2.2. Information Density
The criterion Information Density concerns the users’ workload from a perceptual and cognitive point of view with regard to the whole set of information presented to the users rather than each individual element or item.
3. Explicit Control
The criterion Explicit Control concerns both the system processing of explicit user actions, and the control users have on the processing of their actions by the system.
3.1. Explicit User Action
The criterion Explicit User Action refers to the relationship between the computer processing and the actions of the users. This relationship must be explicit, i.e., the computer must process only those actions requested by the users and only when requested to do so.
3.2. User Control
The criterion User Control refers to the fact that the users should always be in control of the system processing (e.g., interrupt, cancel, pause and continue). Every possible action by a user should be anticipated and appropriate options should be provided.
The adaptability of a system refers to its capacity to behave contextually and according to the users’ needs and preferences.
The criterion Flexibility refers to the means available to the users to customise the interface in order to take into account their working strategies and/or their habits, and the task requirements. Flexibility is reflected in the number of possible ways of achieving a given goal. In other words, it is the capacity of the interface to adapt to the users’ particular needs.
4.2. User Experience
The criterion User Experience refers to the means available to take into account the level of user experience.
5. Error Management
The criterion Error Management refers to the means available to prevent or reduce errors and to recover from them when they occur. Errors are defined in this context as invalid data entry, invalid format for data entry, incorrect command syntax, etc.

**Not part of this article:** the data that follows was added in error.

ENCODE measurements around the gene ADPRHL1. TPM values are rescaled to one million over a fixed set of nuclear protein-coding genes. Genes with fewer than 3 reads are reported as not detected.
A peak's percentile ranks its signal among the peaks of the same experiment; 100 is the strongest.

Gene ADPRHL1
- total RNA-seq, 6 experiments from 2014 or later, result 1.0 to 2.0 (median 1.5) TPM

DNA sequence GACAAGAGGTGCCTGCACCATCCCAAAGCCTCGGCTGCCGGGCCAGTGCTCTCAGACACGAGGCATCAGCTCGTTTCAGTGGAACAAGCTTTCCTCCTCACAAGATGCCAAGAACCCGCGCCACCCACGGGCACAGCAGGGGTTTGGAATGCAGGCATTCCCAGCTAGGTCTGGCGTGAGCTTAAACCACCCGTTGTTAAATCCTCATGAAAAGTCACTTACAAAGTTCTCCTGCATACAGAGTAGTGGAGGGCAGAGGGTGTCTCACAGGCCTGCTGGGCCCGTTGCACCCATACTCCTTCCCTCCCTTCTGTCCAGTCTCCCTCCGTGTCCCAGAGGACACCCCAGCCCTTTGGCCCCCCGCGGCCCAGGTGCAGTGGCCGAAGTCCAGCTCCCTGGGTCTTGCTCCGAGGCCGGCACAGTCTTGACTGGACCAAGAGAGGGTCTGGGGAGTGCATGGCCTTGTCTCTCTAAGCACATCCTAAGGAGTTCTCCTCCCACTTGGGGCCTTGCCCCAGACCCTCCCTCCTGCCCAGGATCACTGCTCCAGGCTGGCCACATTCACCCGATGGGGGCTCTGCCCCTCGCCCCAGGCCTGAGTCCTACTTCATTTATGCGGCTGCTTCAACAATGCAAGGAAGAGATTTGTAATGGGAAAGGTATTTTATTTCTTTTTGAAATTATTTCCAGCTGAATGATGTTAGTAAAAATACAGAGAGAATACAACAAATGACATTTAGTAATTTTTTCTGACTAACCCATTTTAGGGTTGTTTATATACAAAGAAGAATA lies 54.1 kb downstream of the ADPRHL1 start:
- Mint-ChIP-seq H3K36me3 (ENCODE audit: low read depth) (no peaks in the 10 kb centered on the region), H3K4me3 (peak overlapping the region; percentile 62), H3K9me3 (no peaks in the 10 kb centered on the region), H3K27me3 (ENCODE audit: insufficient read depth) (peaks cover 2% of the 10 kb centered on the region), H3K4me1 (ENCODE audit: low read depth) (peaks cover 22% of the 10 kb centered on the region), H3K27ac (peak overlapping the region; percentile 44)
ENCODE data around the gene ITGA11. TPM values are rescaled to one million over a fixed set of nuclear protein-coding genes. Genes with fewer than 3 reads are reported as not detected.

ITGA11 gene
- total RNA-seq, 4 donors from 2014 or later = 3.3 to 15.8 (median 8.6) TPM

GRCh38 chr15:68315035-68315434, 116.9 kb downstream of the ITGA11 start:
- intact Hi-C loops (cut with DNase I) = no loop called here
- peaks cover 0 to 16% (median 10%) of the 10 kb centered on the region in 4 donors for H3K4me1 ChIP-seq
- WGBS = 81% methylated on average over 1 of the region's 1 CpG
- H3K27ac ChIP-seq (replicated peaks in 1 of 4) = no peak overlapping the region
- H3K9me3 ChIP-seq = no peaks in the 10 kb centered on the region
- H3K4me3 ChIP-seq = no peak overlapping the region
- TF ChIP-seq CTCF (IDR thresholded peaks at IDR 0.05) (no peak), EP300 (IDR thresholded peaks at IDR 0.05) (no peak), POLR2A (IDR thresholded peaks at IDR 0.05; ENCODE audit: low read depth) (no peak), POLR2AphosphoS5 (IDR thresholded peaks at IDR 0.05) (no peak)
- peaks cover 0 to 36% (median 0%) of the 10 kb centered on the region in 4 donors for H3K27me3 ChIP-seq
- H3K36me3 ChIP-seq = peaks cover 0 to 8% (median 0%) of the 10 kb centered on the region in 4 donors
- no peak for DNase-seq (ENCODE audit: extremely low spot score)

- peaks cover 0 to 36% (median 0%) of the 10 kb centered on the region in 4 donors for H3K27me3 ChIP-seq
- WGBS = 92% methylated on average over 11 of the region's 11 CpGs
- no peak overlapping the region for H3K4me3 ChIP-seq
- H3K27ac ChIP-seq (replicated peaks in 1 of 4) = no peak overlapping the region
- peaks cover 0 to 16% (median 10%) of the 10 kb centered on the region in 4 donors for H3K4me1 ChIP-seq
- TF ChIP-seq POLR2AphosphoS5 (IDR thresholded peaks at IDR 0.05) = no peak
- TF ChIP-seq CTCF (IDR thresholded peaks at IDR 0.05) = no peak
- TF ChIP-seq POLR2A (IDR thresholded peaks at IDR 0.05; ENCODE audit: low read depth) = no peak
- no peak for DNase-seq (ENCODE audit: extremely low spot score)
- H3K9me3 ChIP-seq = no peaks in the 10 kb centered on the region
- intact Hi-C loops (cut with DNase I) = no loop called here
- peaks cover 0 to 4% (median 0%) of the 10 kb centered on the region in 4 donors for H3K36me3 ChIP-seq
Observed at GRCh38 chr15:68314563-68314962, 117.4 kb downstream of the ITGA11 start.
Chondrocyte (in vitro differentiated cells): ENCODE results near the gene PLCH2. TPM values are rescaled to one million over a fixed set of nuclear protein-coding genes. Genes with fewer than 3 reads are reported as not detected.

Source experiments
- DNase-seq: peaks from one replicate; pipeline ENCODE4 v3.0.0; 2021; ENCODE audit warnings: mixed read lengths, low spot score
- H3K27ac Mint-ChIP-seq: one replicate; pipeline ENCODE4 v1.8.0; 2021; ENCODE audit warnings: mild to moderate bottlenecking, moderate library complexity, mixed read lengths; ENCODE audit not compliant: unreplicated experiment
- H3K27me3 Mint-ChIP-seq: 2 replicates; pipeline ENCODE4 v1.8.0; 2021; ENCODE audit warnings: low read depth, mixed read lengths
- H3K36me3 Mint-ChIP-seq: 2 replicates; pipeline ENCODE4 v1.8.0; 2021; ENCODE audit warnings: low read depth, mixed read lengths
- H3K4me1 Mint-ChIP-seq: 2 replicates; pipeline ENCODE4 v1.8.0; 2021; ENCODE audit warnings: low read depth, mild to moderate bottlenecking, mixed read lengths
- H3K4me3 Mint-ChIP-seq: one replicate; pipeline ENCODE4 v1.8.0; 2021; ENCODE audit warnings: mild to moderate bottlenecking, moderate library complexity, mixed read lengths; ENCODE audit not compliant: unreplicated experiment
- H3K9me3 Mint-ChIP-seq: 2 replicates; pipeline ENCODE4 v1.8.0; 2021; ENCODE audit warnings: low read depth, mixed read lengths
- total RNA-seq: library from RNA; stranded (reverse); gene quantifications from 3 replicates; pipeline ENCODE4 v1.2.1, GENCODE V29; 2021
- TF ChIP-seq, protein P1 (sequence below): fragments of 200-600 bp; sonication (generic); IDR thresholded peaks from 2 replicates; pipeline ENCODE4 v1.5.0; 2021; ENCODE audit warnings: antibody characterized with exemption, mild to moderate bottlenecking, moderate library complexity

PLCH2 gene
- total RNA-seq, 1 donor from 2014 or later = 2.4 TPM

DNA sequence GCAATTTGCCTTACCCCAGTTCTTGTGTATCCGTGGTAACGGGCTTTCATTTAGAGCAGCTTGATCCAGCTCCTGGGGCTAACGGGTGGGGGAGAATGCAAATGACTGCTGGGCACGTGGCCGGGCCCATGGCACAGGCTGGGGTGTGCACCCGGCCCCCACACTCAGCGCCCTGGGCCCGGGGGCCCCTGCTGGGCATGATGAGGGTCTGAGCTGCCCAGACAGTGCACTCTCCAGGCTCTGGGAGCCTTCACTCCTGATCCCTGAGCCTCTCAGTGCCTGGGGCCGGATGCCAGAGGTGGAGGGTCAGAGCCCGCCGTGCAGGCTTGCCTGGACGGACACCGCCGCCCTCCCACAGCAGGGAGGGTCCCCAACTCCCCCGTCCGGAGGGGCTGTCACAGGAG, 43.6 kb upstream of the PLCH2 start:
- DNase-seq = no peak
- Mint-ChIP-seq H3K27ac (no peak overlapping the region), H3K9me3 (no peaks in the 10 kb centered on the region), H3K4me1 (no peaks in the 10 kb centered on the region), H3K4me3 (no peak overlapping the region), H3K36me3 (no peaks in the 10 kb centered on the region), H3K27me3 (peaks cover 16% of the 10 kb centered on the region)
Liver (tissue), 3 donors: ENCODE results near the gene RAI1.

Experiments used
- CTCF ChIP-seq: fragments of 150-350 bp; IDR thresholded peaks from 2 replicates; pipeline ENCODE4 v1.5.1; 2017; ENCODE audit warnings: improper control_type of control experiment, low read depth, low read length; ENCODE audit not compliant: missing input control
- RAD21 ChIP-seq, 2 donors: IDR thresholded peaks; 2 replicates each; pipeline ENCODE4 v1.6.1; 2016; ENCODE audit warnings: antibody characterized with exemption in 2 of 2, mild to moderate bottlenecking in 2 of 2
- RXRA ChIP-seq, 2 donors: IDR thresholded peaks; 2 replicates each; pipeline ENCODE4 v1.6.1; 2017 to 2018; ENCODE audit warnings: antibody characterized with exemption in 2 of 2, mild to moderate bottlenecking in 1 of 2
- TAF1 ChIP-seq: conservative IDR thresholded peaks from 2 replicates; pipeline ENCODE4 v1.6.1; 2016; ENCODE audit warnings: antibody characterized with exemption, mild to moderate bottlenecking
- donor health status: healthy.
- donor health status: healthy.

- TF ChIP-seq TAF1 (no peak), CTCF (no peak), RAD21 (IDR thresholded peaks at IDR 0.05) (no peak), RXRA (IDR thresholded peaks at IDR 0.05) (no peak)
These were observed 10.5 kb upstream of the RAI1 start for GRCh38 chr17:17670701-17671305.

5.1. Error Protection
The criterion Error Protection refers to the means available to detect and prevent data entry errors, command errors, or actions with destructive consequences.
5.2. Quality of Error Messages
The criterion Quality of Error Messages refers to the phrasing and the content of error messages, that is: their relevance, readability, and specificity about the nature of the errors (syntax, format, etc.) and the actions needed to correct them.
5.3. Error Correction
The criterion Error Correction refers to the means available to the users to correct their errors.
The criterion Consistency refers to the way interface design choices (codes, naming, formats, procedures, etc.) are maintained in similar contexts, and are different when applied to different contexts.
7. Significance of Codes
The criterion Significance of Codes qualifies the relationship between a term and/or a sign and its reference. Codes and names are significant to the users when there is a strong semantic relationship between such codes and the items or actions they refer to.
The criterion Compatibility refers to the match between users’ characteristics (memory, perceptions, customs, skills, age, expectations, etc.) and task characteristics on the one hand, and the organisation of the output, input, and dialogue for a given application, on the other hand. The criterion Compatibility also concerns the coherence between environments and between applications.